Consumer products deal activity reaches a tipping point in Q1 2010
- Deal volumes up by 33%, deal values rose by 334% on Q4
- Mid market and PE to drive future deal activity
London, 24 May 2010 – Deal value and volume in the consumer products (CP) sector rose dramatically in Q1 2010, with deal volumes up by 33% and value by 334%, compared with Q4 2009, according to an Ernst & Young transactions report. Companies’ recent increased focus on consolidating their global position as they seek to achieve volume growth explains much of the recent sector activity.
Consumer Products Deals Quarterly reveals that total deal value is up by an impressive 334% to US$43.2b from US$10b in Q4 2009, with five deals above US$1b – the largest deal being the acquisition by Kraft Foods, Inc. of Cadbury Plc. for US$19.2b. Deal volumes were also up by 33%, with 224 announced deals compared with 169 deals in Q4 2009, suggesting that not only confidence is returning amongst investors, but more deals are happening at the mid market level. Furthermore, with 40 deals, private equity (PE) deals were up by 111% against Q4 2009, suggesting that PE companies are selling assets and actively looking for new ones to create further value.
David Murray, Global Consumer Products Transactions Leader says, “In the current market, many consumer products companies are focusing on growth and looking to diversify by building scale in faster growing markets to counteract stagnation in their domestic markets. As interest rates remain low and earnings are on the rise, there is more pressure from external stakeholders for both PE and corporate to make transactions. Therefore, we expect that volumes will rise as PE players will look to re-load their balance sheets in readiness for 2011.”
Deal value and volume by geographies
Last quarter, the US dominated cross-border deal value for the first time since Q1 2007, accounting for 54% of cross-border buy-side value, primarily mainly due to the scale of the Kraft/Cadbury deal.
In terms of cross-border volumes, Europe (excluding the UK) dominated the global picture in acquiring 46 businesses (a 45.3% increase sequentially) and sold 37 (up by 35%), while the US bought 13 and sold 14 businesses, and Asia Pacific bought 14 and sold 13 businesses,.
“We have noticed differences in trends for sell-side deals in 2010r. Around 45% of Western European sell-side deals were bought by other Western European companies. Some of these deals have been driven by the recession, exposing weaker players; other deals were driven by the sector consolidation. Other trends involved overseas companies acquiring US businesses, such as Nestlé’s acquisition of Kraft’s pizza business and Shiseido’s purchase of Bare Escentuals,” continues David Murray.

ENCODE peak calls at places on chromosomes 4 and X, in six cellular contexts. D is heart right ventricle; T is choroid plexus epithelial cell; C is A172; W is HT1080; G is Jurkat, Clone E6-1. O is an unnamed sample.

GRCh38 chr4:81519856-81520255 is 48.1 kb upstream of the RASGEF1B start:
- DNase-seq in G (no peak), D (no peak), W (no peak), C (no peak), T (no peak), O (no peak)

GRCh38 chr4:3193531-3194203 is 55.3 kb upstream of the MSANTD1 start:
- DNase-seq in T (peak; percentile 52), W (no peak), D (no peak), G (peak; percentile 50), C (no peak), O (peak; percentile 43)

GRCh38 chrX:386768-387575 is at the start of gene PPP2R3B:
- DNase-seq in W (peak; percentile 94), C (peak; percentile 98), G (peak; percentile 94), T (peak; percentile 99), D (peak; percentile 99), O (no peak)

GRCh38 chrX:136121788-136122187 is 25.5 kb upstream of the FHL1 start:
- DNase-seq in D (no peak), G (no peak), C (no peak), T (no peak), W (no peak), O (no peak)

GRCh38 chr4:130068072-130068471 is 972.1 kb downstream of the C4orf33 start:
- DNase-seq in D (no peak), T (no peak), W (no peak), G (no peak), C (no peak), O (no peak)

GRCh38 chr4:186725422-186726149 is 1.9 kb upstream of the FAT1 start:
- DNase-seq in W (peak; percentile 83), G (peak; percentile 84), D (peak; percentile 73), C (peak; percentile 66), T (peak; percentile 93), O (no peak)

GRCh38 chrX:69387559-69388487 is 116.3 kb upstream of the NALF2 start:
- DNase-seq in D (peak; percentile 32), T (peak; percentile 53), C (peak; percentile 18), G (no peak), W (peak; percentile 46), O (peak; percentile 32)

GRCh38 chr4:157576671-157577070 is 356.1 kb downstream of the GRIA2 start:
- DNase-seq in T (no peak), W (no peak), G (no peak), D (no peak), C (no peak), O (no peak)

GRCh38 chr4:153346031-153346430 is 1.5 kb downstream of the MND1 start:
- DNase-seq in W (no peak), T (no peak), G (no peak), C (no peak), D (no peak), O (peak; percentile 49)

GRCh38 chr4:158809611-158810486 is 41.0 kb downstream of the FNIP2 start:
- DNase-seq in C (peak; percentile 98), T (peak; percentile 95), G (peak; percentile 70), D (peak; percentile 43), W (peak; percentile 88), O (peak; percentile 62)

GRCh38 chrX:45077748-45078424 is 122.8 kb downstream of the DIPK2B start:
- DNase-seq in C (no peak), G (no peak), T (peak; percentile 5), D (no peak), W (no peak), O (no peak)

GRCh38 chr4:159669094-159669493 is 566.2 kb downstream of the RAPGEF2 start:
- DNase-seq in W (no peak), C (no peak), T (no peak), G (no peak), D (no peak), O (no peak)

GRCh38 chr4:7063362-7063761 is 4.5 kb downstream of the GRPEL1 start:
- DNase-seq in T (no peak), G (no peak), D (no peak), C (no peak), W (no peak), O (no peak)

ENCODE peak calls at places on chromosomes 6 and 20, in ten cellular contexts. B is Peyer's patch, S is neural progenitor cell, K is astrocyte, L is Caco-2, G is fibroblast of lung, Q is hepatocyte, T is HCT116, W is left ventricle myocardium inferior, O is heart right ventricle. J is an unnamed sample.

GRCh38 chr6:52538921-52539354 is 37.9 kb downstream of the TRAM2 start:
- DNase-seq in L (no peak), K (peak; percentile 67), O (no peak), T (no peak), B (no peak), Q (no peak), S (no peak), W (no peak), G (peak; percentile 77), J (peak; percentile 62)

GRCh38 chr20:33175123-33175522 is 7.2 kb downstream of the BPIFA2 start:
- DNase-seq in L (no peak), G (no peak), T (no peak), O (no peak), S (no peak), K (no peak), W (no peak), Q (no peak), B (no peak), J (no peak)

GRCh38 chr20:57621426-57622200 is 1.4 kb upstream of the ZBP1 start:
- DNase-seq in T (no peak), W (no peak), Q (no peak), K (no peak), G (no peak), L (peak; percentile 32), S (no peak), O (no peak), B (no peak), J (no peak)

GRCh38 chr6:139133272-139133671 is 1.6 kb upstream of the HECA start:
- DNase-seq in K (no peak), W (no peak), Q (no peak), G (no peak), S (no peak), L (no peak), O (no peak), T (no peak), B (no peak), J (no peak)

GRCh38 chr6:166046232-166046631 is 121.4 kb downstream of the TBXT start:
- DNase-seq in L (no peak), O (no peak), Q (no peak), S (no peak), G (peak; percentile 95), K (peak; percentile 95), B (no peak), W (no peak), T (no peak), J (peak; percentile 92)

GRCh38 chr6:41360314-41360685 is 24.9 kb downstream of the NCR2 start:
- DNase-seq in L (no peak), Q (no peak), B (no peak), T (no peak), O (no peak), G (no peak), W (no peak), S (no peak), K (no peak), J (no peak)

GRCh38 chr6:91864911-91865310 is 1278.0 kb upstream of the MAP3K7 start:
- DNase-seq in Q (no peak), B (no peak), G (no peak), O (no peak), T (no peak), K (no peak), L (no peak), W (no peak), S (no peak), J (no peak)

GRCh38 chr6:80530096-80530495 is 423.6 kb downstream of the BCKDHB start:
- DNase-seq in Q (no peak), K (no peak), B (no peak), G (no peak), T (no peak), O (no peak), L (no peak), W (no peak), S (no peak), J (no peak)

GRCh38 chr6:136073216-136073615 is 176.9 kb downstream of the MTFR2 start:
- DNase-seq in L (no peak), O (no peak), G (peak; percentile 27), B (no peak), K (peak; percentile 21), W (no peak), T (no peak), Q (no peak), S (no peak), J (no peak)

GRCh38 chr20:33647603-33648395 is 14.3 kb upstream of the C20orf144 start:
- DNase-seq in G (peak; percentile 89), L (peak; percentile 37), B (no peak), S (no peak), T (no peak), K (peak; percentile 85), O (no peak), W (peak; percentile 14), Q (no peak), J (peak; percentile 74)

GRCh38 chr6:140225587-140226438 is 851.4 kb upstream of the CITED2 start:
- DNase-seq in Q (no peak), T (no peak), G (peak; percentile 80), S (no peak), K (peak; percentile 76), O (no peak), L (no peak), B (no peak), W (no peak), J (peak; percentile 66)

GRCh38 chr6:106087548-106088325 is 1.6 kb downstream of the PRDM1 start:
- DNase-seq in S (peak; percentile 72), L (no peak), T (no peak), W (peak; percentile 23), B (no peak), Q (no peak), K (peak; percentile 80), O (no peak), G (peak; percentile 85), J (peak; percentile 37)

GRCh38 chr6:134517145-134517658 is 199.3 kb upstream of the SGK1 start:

Deals by subsector
Q1 2010 saw the food subsector making its return both in terms of deal volume and value. Food had 143 deals in Q1 2010, an increase of 40 (39%) on Q4 2009, with total deal value of US$26.6b, a staggering 695% increase, compared to the US$3.4b in Q4 09. previous quarter. Although the number of beverage deals has increased by 27% with 47 deals announced in Q1 2010, this subsector is still below its normal level of transaction activity that characterized 2007 and 2008.As the market continues to consolidate, we expect volumes to trend upward in the second half of 2010. The largest beverage deal was the acquisition by Heineken of FEMSA Cerveza SA for US$7.6b. Meanwhile, the HPC subsector deal value increased US$2.3b to US$3.4b, up by 51%.The most important deal was Shiseido’s acquisition of Bare Escentuals for US$1.7b.
Murray concludes, “As predicted, the first quarter of 2010 has seen an increase in the number of deals, generating the highest transaction value in the consumer products industry since Q2 08. In Q2 10, we expect another strong quarter, especially in the food subsector, as there is plenty of activity planned and generally pipelines are already looking full. Although, we see no mega deals on the immediate horizon, strategic deals are back and the mid-market and PE are ready to move.”
About the report
Consumer Products Deals Quarterly is based on Ernst & Young’s analysis of FactSet Mergerstat data from Q1 07 to Q1 10. Data was pulled from the FactSet Mergerstat database using standard industrial classification codes.
For the purposes of this paper, our definition of consumer products is only those companies in the food, beverages, tobacco and HPC subsectors.
Deal activity and valuations may fluctuate slightly based on the date that the Factset Mergerstat database is accessed.
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